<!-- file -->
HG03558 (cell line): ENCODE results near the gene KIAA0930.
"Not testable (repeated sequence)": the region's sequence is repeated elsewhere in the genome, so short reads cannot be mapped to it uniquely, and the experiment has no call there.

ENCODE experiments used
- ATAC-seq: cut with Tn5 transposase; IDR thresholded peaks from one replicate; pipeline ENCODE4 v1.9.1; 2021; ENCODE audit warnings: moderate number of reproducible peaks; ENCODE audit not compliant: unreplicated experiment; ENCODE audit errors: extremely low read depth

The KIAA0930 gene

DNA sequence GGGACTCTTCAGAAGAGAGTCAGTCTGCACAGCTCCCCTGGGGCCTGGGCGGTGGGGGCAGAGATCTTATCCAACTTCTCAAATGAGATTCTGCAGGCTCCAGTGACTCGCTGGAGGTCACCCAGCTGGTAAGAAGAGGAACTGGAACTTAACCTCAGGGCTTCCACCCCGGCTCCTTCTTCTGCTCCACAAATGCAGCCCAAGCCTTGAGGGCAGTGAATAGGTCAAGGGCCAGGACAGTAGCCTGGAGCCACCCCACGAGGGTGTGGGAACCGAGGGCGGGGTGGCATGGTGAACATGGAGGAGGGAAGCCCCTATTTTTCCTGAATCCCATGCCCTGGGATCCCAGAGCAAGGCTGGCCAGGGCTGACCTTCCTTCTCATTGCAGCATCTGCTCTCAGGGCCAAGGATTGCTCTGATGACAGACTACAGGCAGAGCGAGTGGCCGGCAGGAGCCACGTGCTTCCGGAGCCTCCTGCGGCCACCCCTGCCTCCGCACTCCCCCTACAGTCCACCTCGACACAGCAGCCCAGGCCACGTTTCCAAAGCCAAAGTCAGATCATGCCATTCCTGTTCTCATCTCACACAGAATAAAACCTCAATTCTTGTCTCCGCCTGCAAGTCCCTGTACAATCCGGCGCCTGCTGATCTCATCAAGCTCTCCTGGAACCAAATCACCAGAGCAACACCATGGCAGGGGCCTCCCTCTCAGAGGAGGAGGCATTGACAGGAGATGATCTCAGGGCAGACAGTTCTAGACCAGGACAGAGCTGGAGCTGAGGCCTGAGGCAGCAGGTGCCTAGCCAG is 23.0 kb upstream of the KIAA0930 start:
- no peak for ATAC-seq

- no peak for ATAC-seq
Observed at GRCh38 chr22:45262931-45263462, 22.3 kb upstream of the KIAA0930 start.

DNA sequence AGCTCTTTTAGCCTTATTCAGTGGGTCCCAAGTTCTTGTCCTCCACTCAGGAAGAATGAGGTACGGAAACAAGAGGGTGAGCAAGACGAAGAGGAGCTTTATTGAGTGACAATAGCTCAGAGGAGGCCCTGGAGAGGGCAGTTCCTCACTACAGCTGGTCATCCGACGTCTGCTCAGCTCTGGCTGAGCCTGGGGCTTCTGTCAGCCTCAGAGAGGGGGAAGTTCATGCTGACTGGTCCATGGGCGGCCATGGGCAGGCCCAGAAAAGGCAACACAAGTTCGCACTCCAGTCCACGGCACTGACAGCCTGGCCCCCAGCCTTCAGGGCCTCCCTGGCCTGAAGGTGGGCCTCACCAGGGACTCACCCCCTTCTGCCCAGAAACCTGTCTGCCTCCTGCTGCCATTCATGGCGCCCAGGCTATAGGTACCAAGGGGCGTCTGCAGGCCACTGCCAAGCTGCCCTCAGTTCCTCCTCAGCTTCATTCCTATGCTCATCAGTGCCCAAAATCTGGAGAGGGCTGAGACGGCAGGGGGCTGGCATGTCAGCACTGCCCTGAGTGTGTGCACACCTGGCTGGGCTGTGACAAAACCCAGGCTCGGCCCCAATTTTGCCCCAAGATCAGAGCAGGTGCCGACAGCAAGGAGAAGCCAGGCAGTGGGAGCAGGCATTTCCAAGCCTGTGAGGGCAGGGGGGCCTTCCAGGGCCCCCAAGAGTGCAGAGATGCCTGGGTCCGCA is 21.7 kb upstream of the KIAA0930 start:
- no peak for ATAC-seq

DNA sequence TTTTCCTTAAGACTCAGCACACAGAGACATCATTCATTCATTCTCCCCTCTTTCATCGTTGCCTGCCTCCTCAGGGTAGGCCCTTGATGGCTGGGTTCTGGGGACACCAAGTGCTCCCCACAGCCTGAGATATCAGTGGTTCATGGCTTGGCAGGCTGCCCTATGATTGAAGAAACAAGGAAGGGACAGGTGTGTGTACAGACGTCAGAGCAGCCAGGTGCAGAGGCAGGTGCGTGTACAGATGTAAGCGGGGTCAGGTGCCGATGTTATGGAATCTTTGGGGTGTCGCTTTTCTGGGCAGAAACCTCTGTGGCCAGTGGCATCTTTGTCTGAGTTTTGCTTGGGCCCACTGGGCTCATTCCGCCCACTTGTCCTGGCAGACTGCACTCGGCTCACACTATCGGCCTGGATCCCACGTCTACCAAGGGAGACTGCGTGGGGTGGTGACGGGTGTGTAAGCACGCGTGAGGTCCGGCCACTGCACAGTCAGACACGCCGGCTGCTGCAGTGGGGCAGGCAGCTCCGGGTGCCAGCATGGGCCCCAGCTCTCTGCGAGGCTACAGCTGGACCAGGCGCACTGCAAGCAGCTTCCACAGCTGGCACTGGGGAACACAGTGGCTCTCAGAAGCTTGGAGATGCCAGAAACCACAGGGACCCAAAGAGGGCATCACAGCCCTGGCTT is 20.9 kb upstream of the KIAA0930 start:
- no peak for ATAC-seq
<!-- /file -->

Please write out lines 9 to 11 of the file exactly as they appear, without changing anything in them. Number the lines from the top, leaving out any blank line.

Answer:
Observed at GRCh38 chr22:45262931-45263462, 22.3 kb upstream of the KIAA0930 start.

DNA sequence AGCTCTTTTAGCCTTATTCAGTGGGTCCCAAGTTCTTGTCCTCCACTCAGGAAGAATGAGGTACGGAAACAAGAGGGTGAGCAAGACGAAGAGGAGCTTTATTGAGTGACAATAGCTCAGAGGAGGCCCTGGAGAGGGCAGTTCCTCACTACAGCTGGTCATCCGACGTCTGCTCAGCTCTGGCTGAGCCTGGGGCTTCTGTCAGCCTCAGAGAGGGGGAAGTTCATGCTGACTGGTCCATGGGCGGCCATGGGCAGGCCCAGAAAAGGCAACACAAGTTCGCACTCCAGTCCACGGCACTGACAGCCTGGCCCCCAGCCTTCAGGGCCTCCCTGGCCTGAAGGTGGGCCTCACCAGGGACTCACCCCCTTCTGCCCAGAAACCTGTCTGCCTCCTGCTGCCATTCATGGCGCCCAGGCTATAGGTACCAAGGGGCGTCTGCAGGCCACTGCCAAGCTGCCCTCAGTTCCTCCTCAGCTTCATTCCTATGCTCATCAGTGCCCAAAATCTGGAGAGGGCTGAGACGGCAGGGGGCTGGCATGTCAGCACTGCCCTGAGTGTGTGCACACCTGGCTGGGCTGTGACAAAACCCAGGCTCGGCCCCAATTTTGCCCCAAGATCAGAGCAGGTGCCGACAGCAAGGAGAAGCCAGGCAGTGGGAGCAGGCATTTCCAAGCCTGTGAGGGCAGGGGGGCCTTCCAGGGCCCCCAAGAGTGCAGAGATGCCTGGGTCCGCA is 21.7 kb upstream of the KIAA0930 start:
- no peak for ATAC-seq